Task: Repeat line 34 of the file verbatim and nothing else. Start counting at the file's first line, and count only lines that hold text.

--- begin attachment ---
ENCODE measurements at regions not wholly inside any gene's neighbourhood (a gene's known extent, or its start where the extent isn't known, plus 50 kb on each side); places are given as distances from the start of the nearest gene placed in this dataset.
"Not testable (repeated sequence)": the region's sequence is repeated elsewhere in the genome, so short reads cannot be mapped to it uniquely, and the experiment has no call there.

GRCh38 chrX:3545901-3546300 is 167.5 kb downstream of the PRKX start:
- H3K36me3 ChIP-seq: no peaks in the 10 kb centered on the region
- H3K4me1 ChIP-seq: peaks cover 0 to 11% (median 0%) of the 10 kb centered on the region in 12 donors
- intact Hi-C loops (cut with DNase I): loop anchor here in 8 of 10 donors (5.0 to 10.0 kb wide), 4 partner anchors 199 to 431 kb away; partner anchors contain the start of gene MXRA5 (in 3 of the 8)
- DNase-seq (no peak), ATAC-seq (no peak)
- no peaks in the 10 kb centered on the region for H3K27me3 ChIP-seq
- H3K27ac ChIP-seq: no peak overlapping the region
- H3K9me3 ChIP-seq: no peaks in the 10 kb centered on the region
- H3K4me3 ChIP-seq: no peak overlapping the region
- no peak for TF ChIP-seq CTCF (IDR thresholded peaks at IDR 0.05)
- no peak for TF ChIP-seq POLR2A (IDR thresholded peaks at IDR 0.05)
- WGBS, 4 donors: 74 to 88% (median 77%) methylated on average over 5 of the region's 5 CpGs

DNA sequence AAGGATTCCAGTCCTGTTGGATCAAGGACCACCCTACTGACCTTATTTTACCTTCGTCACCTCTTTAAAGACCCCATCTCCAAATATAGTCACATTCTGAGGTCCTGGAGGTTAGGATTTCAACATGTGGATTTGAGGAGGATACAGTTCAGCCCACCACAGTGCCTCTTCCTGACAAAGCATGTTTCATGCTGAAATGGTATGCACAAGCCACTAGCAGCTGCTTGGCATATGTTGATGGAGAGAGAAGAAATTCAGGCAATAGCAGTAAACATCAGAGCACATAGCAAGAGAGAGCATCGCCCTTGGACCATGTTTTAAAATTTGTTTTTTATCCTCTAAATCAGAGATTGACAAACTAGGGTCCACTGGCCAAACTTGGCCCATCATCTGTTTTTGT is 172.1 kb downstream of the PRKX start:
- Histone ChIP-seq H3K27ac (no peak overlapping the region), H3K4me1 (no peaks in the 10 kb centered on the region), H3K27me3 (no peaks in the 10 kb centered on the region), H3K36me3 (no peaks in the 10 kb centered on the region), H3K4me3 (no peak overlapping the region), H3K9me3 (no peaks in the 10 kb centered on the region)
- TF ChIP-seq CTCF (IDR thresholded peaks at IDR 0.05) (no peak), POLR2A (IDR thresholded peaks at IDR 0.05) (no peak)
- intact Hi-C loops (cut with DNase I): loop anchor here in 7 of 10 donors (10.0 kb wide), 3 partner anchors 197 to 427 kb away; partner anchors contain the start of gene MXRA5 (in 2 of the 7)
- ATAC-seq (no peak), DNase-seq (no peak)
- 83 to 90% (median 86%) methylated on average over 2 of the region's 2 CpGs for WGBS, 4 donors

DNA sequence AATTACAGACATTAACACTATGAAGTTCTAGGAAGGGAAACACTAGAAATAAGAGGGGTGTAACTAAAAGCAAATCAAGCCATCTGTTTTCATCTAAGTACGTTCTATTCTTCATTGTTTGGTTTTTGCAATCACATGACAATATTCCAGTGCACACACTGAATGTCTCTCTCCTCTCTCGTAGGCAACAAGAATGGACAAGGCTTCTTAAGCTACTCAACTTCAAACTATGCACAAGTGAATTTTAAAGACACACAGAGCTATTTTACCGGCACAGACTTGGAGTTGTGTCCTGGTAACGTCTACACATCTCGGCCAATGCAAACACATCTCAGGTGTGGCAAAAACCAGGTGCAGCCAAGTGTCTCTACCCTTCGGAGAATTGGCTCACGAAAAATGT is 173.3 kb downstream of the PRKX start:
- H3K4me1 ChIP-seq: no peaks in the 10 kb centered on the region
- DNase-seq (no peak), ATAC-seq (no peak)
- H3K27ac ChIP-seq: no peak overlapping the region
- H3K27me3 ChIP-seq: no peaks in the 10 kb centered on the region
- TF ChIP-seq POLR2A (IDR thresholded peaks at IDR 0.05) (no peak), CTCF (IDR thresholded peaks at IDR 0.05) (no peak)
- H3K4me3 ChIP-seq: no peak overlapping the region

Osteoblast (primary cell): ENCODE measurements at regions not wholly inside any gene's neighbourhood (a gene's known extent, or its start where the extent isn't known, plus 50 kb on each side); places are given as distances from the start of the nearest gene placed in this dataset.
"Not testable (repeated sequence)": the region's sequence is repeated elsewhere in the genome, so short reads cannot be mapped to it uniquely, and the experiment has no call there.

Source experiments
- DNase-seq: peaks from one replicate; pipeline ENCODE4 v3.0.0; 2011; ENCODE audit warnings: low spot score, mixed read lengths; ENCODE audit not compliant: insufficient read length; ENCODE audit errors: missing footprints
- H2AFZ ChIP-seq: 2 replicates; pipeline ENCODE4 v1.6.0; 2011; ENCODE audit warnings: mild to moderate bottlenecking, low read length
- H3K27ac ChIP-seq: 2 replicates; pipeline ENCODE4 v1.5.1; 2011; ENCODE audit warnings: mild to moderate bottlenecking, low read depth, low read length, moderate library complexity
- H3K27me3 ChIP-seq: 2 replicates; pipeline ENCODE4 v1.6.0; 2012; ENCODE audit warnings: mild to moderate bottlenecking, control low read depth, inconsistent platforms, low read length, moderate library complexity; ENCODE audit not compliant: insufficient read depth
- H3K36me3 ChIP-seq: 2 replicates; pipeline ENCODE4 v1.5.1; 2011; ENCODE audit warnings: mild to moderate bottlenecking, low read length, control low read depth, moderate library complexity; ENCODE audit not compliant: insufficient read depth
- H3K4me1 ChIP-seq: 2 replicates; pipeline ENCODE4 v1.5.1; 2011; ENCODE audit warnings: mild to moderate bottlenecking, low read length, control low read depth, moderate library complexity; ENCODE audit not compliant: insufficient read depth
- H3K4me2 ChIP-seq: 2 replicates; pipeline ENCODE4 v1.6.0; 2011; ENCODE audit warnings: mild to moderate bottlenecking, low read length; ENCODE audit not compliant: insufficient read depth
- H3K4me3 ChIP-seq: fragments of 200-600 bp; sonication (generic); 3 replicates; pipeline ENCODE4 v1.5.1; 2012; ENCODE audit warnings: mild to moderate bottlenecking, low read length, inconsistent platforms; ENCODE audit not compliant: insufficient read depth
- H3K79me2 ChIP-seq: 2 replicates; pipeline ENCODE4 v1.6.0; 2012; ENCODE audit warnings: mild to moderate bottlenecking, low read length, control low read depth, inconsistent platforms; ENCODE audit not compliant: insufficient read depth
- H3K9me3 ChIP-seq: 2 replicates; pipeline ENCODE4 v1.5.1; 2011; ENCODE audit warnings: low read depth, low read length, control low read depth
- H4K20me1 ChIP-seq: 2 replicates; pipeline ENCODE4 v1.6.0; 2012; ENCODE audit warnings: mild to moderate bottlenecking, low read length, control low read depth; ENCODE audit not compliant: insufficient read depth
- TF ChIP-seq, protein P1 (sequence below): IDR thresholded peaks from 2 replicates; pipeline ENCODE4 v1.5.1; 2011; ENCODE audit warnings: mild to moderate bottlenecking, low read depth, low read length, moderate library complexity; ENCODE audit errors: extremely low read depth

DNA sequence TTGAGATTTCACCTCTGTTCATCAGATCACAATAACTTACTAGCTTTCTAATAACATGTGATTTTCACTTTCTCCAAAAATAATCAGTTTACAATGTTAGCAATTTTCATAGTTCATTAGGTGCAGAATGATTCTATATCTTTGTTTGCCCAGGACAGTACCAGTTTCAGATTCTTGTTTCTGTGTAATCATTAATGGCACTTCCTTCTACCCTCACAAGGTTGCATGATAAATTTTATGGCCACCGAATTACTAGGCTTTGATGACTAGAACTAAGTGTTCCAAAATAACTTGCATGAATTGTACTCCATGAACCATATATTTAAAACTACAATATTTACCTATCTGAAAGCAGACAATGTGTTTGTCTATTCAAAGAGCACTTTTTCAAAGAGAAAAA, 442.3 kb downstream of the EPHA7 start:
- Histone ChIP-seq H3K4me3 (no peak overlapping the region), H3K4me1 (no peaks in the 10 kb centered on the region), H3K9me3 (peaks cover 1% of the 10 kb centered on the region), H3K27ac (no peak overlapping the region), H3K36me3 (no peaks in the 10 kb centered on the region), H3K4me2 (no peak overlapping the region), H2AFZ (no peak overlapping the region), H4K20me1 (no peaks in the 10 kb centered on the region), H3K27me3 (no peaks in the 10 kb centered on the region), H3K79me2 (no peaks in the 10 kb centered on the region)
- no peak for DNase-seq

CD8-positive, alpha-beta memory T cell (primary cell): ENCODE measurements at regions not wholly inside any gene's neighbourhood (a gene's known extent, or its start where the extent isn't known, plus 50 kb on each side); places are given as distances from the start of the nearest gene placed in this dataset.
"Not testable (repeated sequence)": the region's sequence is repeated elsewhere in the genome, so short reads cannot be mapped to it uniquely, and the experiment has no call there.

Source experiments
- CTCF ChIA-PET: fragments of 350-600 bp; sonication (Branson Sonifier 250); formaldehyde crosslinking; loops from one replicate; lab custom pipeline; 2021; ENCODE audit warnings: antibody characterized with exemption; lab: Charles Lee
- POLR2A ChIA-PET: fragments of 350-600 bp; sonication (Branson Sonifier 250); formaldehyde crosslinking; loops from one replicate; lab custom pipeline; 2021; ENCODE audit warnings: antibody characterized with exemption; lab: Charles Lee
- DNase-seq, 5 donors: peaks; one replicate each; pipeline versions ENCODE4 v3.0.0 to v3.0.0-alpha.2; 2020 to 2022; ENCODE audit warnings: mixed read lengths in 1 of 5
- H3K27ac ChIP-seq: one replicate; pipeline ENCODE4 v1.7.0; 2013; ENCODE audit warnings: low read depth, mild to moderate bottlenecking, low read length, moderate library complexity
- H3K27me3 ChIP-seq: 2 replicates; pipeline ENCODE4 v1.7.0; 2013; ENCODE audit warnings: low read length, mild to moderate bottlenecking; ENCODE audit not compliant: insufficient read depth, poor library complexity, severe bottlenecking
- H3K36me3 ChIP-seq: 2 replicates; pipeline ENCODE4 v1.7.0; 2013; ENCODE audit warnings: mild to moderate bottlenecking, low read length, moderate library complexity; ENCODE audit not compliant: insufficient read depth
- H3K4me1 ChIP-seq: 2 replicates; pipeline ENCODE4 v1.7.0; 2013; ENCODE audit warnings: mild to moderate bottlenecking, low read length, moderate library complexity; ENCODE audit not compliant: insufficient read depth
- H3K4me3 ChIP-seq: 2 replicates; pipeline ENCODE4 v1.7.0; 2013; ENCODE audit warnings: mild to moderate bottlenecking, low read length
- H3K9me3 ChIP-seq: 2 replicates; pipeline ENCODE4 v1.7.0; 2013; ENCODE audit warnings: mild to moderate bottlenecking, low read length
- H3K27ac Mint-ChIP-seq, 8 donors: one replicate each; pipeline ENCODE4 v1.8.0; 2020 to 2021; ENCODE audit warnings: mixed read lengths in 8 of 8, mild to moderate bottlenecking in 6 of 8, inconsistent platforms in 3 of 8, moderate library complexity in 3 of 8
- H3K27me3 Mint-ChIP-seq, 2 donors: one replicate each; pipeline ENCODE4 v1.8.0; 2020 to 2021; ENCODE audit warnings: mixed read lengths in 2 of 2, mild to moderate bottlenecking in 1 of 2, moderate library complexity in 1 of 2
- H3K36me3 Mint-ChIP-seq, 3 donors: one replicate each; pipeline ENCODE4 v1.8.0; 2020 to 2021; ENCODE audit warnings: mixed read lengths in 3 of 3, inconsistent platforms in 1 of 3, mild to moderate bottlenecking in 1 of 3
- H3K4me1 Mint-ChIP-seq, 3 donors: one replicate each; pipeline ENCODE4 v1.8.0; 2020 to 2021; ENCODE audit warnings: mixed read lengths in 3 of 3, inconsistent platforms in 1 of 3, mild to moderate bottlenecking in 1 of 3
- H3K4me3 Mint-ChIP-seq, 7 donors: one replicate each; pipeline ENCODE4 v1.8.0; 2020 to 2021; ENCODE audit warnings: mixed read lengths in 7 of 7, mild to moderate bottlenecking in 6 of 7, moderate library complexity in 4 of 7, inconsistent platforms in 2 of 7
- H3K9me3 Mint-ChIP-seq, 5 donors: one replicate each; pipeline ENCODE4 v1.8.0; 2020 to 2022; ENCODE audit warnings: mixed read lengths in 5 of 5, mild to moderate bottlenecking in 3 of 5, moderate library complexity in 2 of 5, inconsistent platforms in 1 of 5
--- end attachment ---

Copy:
- H3K27me3 ChIP-seq: 2 replicates; pipeline ENCODE4 v1.6.0; 2012; ENCODE audit warnings: mild to moderate bottlenecking, control low read depth, inconsistent platforms, low read length, moderate library complexity; ENCODE audit not compliant: insufficient read depth